Court Cases

Video: "Authors Guild v. HathiTrust: What It Means for Libraries"

In this 16-minute video, copyright lawyer Jonathan Band discusses the 2014 decision in the Authors Guild v. HathiTrust case and the implications for libraries.

 
 

Appeals Court Upholds Importance of Diversity in Fisher v. UT Austin

u-texas-austin-towerimage © UT AustinOn July 15, 2014, the US Court of Appeals for the Fifth Circuit announced its decision (PDF) in the case of Fisher v. University of Texas [UT] at Austin, a closely watched case challenging UT Austin’s consideration of race as a part of its admission policy. In a 2-1 decision, the Appeals Court found in favor of UT Austin. The majority wrote, “It is equally settled that universities may use race as part of a holistic admissions program where it cannot otherwise achieve diversity.” The court continued, “This interest is compelled by the reality that university education is more the shaping of lives than the filling of heads with facts—the classic assertion of the humanities.”

 
 

Library Copyright Alliance Files Amici Brief in Authors Guild v. Google

screenshot of Mrs Dalloway in Google BooksGoogle BooksOn July 8, 2014, the Library Copyright Alliance (LCA)—the American Library Association (ALA), Association of Research Libraries (ARL), and Association of College and Research Libraries (ACRL)—filed an amici brief (PDF) in the US Court of Appeals for the Second Circuit in Authors Guild v. Google in favor of Google’s transformative use in creating Google Book Search (GBS). The Southern District of New York previously ruled in favor of Google, finding that GBS provided significant public benefits and constituted fair use.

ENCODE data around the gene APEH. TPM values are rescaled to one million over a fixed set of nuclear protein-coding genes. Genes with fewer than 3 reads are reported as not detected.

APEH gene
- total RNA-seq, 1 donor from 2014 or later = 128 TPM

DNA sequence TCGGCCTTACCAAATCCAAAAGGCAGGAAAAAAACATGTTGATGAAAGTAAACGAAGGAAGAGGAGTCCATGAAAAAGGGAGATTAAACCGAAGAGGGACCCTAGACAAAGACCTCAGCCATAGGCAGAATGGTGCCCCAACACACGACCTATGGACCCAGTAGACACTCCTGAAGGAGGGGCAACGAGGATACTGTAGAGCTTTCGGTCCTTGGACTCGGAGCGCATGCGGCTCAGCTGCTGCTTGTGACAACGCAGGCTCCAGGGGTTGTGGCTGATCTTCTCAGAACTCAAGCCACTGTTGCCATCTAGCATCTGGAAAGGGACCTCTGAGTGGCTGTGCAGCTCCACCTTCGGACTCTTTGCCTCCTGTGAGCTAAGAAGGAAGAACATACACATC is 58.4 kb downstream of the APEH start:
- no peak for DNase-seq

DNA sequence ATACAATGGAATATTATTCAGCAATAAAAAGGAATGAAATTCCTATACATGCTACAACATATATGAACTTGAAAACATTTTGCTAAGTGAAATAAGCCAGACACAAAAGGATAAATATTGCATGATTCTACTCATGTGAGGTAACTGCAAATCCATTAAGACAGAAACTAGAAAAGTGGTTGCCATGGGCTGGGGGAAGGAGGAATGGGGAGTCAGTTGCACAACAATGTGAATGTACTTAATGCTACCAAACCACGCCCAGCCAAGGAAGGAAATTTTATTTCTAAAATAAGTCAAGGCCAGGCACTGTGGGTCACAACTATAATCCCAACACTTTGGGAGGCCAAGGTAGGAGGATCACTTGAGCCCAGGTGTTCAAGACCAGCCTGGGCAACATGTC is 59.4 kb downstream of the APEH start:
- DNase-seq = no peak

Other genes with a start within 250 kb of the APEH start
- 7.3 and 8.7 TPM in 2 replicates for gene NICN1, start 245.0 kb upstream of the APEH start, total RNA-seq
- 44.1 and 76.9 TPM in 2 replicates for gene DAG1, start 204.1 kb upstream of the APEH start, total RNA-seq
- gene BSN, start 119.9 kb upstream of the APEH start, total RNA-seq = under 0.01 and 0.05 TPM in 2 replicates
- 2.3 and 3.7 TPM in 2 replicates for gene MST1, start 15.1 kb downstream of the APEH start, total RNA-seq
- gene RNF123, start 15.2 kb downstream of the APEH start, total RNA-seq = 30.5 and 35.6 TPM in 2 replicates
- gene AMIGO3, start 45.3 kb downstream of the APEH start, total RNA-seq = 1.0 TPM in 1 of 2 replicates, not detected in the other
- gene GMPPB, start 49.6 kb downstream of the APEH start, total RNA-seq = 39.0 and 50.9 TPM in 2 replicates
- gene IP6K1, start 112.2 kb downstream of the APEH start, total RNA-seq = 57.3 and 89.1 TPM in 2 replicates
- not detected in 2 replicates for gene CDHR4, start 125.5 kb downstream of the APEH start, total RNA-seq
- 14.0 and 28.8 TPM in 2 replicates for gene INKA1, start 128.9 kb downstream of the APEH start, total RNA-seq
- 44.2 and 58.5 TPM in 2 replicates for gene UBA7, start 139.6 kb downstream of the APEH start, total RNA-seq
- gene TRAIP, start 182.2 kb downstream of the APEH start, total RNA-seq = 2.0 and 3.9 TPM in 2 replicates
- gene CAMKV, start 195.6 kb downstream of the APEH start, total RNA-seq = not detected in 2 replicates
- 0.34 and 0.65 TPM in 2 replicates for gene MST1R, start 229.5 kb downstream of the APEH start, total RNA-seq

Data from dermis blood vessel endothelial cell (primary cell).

Authors Guild v. HathiTrust: Implications for Libraries

open-book-folded-pagesimage © Thomas HawkJonathan Band, policybandwidth and legal counsel to the Library Copyright Alliance (LCA), released on July 7, 2014, an analysis of the recent Authors Guild v. HathiTrust decision, “What Does the HathiTrust Decision Mean for Libraries?” (PDF). As Band notes, “The decision has implications for libraries that go far beyond the specific facts of the case. This paper offers some preliminary thoughts on what these implications may be.” The paper reviews several issues including mass digitization and storage, access to works, suggestions concerning other forms of access, and associational standing. Band concludes:

 
 

White v. West Publishing 2014 Decision

In July 2014, the district court issued its full memorandum and order in White v. West Publishing, explaining that three of four fair use factors weighed in favor of a finding of fair use while the remaining factor was neutral. 

pdfWhite-v-west-publishing-decision-3jul2014.pdf

 
 
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